....The zombie apocalypse is coming. I'm sure of it.
In my world, the zombies are not undead creatures that turn up overnight and eat brains. They are the relentless overflow of chronically sick patients that hospitals are no longer large enough to accommodate. I can imagine it now - streets full of moaning people, sick from their type II diabetes and demented from Alzheimer's, with nothing that "modern" medicine can offer them and no hospital beds to put them in. Half-blind from diabetic retinopathy, these zombies will stumble through the cities. Their oozing, infected, numb feet will slowly rot off because there won't be any antibiotics left that cover even the most "routine" infections. Doctors will be left to fight whatever fires they can. We'll just hose the streets down with statins, metformin and ACE inhibitors and see what sticks.
I know that sounds far-fetched, but I haven't seen one piece of evidence that suggests we aren't heading in that direction. I can safely say that we just don't understand the diseases we're treating as well as we think we do. I could tell you that we have good evidence which suggests that high carbohydrate intake and low blood lipids (fat and cholesterol) are highly predictive of dementia, but very few of my medical colleagues would believe me.
I know that we need to practise medicine based on hard scientific evidence, but I sometimes find it strange that we examine huge databases like those from the Nurses and Health Professionals studies to try and extract what particular food is causing what disease. Can we eat eggs? What about red meat? Is dairy OK? Whole grains must be good because the American Heart Association says they are.
While individual associations (eggs and prostate cancer, coffee and dementia, high fructose corn syrup and everything) are very informative and worth examining, it all boils down to one thing. We eat shit food and we sit around too much. The problem is that everyone "knows" this, but rates of obesity and metabolic syndrome are still increasing. I certainly have no interest in forcing people towards a particular lifestyle, and you are free to do whatever you like, of course. However, if that's the case, it's going to take a complete breakdown of health services like the one I've described above in order for people take notice.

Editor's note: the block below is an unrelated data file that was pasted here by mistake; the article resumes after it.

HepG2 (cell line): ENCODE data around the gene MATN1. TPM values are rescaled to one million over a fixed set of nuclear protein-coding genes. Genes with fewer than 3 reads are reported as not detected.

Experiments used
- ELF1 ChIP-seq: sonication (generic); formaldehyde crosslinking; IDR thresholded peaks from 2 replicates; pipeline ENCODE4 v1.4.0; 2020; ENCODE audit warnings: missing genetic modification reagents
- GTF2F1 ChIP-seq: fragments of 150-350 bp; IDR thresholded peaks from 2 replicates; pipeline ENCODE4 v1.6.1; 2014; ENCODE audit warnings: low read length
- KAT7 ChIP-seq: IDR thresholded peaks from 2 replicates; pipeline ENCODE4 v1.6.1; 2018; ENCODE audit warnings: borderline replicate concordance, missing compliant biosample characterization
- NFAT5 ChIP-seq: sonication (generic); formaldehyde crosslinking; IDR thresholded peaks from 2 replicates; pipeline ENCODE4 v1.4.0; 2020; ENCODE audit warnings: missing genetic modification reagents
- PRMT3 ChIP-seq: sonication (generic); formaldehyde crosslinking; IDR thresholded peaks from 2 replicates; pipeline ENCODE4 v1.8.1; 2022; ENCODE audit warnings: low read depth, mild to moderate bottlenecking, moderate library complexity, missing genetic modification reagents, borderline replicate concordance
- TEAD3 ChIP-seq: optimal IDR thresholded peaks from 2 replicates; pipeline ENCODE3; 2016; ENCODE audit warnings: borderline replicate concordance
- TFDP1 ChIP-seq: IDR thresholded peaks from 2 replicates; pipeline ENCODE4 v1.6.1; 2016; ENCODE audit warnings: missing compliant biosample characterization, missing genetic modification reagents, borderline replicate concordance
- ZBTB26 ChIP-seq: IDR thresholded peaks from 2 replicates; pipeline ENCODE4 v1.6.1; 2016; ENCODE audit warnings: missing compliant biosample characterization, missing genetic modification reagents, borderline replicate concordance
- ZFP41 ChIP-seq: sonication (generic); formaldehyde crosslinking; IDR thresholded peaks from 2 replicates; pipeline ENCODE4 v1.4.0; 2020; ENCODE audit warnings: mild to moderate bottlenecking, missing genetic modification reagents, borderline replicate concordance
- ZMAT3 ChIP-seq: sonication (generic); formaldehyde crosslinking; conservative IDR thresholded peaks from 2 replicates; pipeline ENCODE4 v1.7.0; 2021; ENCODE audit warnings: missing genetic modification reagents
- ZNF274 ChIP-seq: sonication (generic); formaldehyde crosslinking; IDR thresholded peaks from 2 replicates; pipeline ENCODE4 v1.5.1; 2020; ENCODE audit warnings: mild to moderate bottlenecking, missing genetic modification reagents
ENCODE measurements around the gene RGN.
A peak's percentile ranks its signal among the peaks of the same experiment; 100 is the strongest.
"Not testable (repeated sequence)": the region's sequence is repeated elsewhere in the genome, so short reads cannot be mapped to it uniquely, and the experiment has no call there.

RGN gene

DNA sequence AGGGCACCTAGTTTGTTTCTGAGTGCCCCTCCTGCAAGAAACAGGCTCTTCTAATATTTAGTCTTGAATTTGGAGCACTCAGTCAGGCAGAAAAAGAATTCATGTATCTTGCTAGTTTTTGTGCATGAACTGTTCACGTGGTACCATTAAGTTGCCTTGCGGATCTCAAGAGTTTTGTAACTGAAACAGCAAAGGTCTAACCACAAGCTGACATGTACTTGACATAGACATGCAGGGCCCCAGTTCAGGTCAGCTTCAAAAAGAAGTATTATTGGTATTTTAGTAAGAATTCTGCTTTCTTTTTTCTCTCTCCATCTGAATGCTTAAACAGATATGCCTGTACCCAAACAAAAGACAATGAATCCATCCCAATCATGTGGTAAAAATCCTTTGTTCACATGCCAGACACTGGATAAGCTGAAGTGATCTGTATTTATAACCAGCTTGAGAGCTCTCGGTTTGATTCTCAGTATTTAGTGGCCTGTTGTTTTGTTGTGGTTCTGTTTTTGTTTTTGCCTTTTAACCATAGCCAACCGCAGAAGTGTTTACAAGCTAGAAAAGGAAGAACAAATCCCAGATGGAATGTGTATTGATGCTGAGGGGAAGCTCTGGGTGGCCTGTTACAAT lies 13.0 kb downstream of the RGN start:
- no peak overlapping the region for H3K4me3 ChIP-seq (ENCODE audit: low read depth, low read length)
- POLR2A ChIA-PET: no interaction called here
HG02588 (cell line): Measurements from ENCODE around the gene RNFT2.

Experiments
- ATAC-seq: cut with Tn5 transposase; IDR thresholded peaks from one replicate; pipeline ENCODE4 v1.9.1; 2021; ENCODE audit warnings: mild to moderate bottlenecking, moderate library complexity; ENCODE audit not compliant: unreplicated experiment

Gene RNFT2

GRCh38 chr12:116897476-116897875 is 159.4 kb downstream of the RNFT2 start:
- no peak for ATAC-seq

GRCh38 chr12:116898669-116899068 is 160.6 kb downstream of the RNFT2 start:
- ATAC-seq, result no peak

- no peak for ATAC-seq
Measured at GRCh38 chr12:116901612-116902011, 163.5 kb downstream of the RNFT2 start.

I think I have a good idea of how we should eat and exercise, but I do also believe that people need to find their own balance. We only have one life after all, and I don't want you to spend it eating celery all day, I promise.
However, why not take a few days where you eat only real food and you walk to work. What's "real food"? If it has "ingredients" in it already doesn't count as real food. I promise that it's not that hard. If you don't feel better already after a week, we can go down to McDonald's together for a burger and an insulin prescription.
1. Yaffe K, Blackwell T, Whitmer RA, Krueger K, Barrett Connor E. Glycosylated hemoglobin level and development of mild cognitive impairment or dementia in older women. J Nutr Health Aging. 2006 Jul-Aug;10(4):293-5.
2. Elias PK, Elias MF, D'Agostino RB, Sullivan LM, Wolf PA. Serum cholesterol and cognitive performance in the Framingham Heart Study. Psychosom Med. 2005 Jan-Feb;67(1):24-30.